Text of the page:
The wonderful, playful, purifying, connecting festival of Songkran has just run its course in Thailand. For three days, between April 13 and 15, the whole nation – and its visitors – perform a ritual dance of purification and connection as they welcome in the new year.
In the words of my reporting daughter, rapturously enjoying this dance of togetherness:
“The name Songkran comes from the Sanskrit meaning ‘passing’ or ‘approaching’ and is celebrated in Thailand as the traditional New years day (actually running over three days from the 13th-15th of April) and coincides with many New year calendars across asia. This is a time of national holiday where all work stops and a giant play ground and free-for- all of mischief and mayhem is created. Using water guns, buckets, hoses, trucks and whatever else the imagination might conjure, the entire nation (as well as many internationals) comes to the streets to drench each other in an endless supply of water. Streets are closed with giant concerts and dance parties filling the city and thousands of smaller celebrations speckled throughout all the back alleys and expanding outwards beyond the old city walls. Many Thai’s will also carry small bowel’s of beige coloured talc which they mix with water and smear on the faces of random passerby’s as a blessing for the new year. Despite appearances, rather than having intention to fight, this throwing of water is a way of showing respect to people, used as a way to bless and be blessed by others as all are cleansed and renewed as one”.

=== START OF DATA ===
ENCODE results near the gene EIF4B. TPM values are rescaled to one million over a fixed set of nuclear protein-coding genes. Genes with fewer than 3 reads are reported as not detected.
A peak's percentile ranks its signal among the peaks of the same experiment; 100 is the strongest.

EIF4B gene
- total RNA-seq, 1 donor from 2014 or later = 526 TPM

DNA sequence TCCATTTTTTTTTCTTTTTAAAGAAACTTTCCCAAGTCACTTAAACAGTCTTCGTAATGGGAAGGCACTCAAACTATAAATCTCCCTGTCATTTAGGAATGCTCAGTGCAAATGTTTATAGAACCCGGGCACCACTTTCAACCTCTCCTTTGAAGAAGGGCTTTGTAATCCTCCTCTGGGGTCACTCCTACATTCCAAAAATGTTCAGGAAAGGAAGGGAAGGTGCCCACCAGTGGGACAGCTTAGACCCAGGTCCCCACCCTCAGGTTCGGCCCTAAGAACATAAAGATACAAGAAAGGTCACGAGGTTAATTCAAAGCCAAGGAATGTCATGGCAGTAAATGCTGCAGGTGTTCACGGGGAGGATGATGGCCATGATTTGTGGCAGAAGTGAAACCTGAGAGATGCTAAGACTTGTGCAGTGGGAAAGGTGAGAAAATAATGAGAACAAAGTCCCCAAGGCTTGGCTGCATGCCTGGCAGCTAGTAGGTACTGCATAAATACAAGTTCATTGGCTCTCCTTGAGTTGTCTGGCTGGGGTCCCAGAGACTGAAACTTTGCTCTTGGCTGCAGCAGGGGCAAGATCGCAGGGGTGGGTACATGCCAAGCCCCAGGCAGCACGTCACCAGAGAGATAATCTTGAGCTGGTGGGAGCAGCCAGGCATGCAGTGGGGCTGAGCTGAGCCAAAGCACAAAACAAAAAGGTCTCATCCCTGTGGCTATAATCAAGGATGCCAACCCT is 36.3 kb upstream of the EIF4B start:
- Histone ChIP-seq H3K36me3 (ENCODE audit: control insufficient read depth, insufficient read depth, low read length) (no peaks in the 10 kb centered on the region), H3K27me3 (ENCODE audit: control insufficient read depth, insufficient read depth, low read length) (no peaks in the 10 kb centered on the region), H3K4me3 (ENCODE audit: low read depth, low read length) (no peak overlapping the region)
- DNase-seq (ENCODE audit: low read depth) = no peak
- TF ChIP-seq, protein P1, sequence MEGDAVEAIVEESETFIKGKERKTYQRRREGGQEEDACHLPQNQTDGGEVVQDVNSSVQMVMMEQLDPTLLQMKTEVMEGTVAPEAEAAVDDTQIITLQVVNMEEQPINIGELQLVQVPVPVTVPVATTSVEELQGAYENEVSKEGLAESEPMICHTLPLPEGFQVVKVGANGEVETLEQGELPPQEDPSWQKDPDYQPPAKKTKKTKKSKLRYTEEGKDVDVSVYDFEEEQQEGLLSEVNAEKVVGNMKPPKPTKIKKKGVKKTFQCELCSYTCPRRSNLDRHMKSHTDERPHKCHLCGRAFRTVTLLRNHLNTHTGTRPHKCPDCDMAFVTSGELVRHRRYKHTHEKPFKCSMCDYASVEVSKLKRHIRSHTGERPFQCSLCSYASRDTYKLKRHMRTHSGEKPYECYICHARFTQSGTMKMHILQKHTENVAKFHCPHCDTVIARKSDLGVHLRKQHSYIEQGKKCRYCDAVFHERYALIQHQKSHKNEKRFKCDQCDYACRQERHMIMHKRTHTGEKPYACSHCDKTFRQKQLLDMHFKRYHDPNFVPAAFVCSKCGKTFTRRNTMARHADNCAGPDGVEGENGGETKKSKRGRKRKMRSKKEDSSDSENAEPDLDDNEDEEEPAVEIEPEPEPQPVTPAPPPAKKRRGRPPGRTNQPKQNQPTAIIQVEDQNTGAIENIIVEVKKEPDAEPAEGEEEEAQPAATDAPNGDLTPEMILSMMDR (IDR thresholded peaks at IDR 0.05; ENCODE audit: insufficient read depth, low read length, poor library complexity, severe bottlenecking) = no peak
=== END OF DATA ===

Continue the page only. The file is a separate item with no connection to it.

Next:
What I find particularly interesting is her observation of how the appearance of hardness in the faces of the people absorbed in busy city life before the festival, dissolved into joyous smiles and fun-filled spontaneity as they entered the spirit of Songkran. As she describes it in her blog on http://poppylikestodance.tumblr.com/:
“I had noted the significant lack of smiles and sensed a hardness to the people here. But as the festival began, through this simple act of throwing water, I saw it all crack open before me to reveal a soft, open childish joy which poured out of every being on every street. Never in my life have I seen so many smiles, nor heard so many squeals of delight. The water had worked like a country wide tidal wave of joy which smashed down all the walls of separation and time so that now both the young and the old, the rich and the poor, the local and the foreign, the monks and the lay people; where all one”.
Perhaps more countries could institute a festival like this to help people rejoice and renew as they realise they are not alone. Not separate individuals but an expression of a limitless, dynamic, every-changing ‘whole’. Might this be one small step to reduce the sense of alienation and isolation that blights so many in our wealthy countries of the West?
And so for those of you who would like a full description and a look at more of Pippa’s photographs, you can go to her blog at http://poppylikestodance.tumblr.com/